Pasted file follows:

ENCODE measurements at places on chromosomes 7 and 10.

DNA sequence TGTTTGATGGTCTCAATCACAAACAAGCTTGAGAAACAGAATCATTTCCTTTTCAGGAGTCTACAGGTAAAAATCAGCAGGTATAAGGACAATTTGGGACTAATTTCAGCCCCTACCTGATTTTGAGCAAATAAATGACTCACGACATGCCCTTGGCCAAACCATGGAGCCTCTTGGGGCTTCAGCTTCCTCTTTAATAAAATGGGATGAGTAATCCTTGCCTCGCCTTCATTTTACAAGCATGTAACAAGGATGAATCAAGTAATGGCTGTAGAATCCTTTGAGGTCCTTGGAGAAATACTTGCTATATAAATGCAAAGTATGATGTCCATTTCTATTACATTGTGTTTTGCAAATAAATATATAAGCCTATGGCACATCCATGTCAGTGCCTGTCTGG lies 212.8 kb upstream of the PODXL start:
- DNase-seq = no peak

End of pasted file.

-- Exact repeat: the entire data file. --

ENCODE measurements at places on chromosomes 7 and 10.

DNA sequence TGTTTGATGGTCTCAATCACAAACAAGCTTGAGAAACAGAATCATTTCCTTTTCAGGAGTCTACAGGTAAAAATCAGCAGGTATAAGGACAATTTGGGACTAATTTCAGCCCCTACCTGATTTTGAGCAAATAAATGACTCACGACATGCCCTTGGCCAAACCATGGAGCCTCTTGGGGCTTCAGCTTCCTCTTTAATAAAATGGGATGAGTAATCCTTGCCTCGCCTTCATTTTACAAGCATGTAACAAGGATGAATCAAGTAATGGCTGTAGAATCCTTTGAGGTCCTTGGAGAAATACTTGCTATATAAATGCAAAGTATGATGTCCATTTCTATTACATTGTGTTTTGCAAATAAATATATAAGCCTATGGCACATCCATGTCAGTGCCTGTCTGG lies 212.8 kb upstream of the PODXL start:
- DNase-seq = no peak